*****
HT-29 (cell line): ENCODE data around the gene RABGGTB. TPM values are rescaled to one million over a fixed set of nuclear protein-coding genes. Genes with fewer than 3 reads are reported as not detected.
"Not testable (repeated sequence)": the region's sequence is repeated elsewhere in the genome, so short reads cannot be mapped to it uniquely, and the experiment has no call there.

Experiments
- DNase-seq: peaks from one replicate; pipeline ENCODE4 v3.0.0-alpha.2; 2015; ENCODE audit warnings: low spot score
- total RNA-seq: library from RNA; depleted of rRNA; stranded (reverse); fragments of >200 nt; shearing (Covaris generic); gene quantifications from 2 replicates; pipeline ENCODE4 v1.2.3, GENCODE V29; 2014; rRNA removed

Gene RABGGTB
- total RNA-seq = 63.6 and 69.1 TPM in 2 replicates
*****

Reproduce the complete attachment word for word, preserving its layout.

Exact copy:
HT-29 (cell line): ENCODE data around the gene RABGGTB. TPM values are rescaled to one million over a fixed set of nuclear protein-coding genes. Genes with fewer than 3 reads are reported as not detected.
"Not testable (repeated sequence)": the region's sequence is repeated elsewhere in the genome, so short reads cannot be mapped to it uniquely, and the experiment has no call there.

Experiments
- DNase-seq: peaks from one replicate; pipeline ENCODE4 v3.0.0-alpha.2; 2015; ENCODE audit warnings: low spot score
- total RNA-seq: library from RNA; depleted of rRNA; stranded (reverse); fragments of >200 nt; shearing (Covaris generic); gene quantifications from 2 replicates; pipeline ENCODE4 v1.2.3, GENCODE V29; 2014; rRNA removed

Gene RABGGTB
- total RNA-seq = 63.6 and 69.1 TPM in 2 replicates